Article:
OPINION: It’s time to unwrap the language of gun violence
The term itself evokes an immediate perception. Those involved — victim or offender — had it coming.
Is there any wonder that the term is so freely ascribed to persons of color and their neighborhoods? We hear it all the time: A shooting in a predominantly black neighborhood is automatically attributed to some sort of phantom gang activities. It doesn’t have to be proven; it doesn’t even have to be true. But because it happened in a certain “type” of place, to a certain “type” of people — it could only mean one thing.
When the same set of circumstances occurs elsewhere, it’s described as a mass shooting, evoking sympathy for the fallen and some strange sort of empathy — like Stockholm Syndrome — for the violator.
News outlets across the country run headlines on mental illness and how the after-effects of childhood bullying turned the perpetrator from shy kid a mass murderer. Those affected are mourned — without the unfounded stigma of being “gang-related.”
The differing factors in those two scenarios? Race and location. Nothing more, nothing less.
All of which brings us to Brownsville.
For decades, the Brownsville community has held an “Old Timers Day” festival. It’s a time when children flood the park with parents in tow, laughing and filling their bellies with hotdogs and hamburgers. Residents of the neighborhood, then and now, reunite with memories of the good old days. Music fills the air as attendees dance the night away. Comradery is the overall theme and has been for over 20 years. That changed over the weekend when gunfire erupted, leaving one dead and 11 injured. Instantly, an event that has been held in the highest regard was reduced to just another gang-related incident.
The problem here is the media’s lack of concern for how it reports on black culture. By labeling a shooting in a predominantly black neighborhood “gang-related,” the media has single-handedly shaped the public’s perception of the incident.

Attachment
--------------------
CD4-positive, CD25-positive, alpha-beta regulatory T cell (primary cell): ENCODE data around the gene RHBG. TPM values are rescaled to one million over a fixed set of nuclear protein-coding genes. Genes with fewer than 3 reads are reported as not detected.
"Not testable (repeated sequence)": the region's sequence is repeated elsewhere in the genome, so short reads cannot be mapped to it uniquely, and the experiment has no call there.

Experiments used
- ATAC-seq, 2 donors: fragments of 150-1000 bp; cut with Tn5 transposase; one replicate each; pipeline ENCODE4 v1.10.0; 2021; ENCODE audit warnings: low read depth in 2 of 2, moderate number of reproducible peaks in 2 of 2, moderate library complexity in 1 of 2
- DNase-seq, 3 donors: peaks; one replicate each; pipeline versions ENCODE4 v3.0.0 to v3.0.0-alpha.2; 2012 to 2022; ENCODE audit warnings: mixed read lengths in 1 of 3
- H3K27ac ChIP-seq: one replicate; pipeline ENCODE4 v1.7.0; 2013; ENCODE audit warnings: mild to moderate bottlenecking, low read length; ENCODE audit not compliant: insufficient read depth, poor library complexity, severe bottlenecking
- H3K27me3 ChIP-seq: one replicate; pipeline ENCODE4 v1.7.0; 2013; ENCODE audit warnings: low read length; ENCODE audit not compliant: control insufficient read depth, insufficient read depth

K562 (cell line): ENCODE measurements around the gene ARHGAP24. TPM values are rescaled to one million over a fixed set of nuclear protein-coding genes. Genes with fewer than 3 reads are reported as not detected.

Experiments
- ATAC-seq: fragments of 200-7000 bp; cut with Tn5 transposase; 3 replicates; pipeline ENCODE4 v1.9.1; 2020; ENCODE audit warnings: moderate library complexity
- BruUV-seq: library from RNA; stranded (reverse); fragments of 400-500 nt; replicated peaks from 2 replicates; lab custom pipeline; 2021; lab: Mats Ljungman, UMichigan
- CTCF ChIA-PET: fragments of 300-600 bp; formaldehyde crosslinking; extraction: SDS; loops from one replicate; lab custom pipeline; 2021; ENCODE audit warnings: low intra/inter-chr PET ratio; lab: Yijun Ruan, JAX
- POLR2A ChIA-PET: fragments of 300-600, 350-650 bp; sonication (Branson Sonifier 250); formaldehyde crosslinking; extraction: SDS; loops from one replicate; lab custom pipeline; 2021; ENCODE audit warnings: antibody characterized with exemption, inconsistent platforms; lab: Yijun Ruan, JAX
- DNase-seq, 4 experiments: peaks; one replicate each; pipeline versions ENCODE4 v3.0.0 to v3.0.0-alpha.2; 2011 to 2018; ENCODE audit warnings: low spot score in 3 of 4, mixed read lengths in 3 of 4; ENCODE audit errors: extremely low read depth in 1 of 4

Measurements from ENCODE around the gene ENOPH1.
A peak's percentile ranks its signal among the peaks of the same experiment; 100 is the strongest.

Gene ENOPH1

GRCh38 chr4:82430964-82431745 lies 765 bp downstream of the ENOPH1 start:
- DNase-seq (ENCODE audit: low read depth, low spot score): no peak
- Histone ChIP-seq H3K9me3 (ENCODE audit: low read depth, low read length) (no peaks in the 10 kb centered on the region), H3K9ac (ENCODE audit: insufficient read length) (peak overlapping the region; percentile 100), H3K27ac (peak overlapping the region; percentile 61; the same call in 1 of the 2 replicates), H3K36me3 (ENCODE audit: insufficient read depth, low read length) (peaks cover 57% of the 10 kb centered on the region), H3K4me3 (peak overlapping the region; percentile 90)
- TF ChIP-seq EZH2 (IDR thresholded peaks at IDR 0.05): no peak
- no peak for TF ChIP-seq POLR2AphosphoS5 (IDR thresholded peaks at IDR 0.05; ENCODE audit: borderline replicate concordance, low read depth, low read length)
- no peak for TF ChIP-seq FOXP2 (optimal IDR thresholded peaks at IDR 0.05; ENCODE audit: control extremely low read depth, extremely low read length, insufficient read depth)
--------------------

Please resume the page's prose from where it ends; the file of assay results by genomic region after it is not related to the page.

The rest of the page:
Not only does the unfounded description criminalize the neighborhood, it dehumanizes the victims. They’re no longer seen as innocent bystanders, caught in an unfortunate turn of events. Instead, they’re categorized with an affiliation to gang activity. And we, the very people who contribute toward positively uplifting our communities, are forced to accept the misrepresentation of truth.
While not condoning the horrific violence that occurred in Brownsville, it’s imperative that we point out the difference in reporting when something happens in our neighborhoods versus the same incident occurring in white suburbia. The actions are the same, but because of geography and demographics, one is “gang-related” while the other a tragedy.
In order to have an unbiased view, one must separate the incident from the location. Unfortunately, mislabeling a tragedy won’t help to build the lines of communication. Instead of fighting for justice, it leaves all involved to fight for their reputations and to counter the public’s guided misperception of their gang-related happenstance.
We can’t expect to ever be depicted without the stereotypical references until we demand a change in the narrative. Let’s focus on why the shooting occurred instead of placing the entire event and its victims into a little box that we leave in the corner of a room with a big red bow, labeled “Gang-Related.”
Those boxes will never get opened. They’ll never be offered the attention they deserve. They’ll never be seen as anything positive — simply because of how the box is labeled. Who knows? The box could contain something that might very well change the world. But we’ll never know that. Why? Because it’s “gang-related” — and we all know anyone gang-related must have had it coming to them.
Shanduke McPhatter is the founder and CEO of the nonprofit Gangstas Making Astronomical Community Changes Inc. (GMACC). He is a former Bloods gang member.
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